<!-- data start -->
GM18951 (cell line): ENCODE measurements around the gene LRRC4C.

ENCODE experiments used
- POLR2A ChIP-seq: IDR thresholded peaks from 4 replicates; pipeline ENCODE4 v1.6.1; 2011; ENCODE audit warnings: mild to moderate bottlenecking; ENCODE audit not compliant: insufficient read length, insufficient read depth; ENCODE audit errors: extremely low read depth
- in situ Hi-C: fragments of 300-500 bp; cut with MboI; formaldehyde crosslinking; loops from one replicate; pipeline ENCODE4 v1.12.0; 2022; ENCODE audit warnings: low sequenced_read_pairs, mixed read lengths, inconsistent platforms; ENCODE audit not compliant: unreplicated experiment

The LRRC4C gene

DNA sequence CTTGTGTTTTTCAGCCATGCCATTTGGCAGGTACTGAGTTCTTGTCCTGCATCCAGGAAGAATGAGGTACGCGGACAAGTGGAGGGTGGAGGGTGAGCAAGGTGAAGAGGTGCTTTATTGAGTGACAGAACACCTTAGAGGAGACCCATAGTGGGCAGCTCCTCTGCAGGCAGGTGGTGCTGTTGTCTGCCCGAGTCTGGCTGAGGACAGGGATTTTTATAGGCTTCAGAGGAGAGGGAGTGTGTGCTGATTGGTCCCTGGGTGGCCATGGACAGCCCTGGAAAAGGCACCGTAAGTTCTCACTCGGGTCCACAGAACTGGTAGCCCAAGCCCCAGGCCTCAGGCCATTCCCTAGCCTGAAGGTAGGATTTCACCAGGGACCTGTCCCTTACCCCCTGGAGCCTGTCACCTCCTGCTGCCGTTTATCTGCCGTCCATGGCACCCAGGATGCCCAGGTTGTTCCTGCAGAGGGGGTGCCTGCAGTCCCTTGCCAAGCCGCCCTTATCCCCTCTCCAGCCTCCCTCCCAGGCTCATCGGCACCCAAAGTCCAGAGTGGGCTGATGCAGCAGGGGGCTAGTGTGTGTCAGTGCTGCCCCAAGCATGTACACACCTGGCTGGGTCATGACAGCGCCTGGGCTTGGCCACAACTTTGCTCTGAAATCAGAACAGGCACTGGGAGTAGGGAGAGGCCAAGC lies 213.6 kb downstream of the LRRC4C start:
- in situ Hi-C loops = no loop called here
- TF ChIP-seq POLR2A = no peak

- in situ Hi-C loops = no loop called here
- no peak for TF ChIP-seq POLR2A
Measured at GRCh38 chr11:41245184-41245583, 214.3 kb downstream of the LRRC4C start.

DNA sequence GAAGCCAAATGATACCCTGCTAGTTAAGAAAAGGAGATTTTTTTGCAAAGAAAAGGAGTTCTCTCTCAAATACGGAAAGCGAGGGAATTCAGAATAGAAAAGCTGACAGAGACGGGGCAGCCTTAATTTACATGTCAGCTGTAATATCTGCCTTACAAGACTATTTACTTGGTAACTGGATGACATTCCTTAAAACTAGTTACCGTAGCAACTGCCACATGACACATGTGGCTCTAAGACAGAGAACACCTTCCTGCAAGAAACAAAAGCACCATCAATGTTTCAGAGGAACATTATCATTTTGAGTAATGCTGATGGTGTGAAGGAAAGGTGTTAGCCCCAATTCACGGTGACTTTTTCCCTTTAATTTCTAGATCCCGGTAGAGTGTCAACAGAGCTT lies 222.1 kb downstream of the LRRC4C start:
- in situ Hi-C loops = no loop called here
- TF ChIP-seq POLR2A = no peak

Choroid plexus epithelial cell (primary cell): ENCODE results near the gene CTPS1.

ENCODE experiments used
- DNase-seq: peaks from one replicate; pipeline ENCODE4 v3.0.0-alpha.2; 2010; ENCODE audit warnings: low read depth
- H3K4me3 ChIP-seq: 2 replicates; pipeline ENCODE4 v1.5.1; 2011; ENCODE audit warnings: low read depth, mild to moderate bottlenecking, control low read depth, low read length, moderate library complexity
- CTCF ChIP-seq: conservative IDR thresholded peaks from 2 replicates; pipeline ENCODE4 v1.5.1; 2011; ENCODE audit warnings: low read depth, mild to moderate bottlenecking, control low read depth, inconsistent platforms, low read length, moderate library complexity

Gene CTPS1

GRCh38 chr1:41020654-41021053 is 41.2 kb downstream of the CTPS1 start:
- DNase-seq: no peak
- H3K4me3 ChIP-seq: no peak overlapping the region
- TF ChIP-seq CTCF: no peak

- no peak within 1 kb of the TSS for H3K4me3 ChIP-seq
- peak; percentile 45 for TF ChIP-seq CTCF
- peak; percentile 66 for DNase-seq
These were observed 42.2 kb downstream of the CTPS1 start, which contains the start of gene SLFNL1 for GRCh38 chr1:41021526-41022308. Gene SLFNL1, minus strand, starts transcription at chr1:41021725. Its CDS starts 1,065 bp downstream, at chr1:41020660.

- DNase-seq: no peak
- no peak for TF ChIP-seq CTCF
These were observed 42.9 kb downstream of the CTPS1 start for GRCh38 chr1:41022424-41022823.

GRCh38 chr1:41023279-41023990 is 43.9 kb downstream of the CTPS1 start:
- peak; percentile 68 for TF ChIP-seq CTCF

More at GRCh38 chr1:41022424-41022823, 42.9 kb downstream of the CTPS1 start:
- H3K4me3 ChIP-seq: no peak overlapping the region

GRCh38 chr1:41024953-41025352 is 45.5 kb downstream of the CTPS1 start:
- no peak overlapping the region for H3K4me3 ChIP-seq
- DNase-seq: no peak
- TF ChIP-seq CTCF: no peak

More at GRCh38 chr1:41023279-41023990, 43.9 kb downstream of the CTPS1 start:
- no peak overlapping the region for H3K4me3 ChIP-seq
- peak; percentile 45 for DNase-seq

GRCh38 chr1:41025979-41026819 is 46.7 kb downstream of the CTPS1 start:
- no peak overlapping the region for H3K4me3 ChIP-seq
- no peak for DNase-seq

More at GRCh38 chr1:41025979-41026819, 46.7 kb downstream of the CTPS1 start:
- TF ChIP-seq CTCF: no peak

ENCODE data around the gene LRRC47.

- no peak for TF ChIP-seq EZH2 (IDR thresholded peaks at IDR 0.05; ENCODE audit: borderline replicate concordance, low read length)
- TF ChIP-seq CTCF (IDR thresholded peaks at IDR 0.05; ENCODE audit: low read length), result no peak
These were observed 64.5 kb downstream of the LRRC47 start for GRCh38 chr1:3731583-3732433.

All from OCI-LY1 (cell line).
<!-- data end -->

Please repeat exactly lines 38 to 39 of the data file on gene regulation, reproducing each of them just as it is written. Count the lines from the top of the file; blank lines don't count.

- DNase-seq: no peak
- TF ChIP-seq CTCF: no peak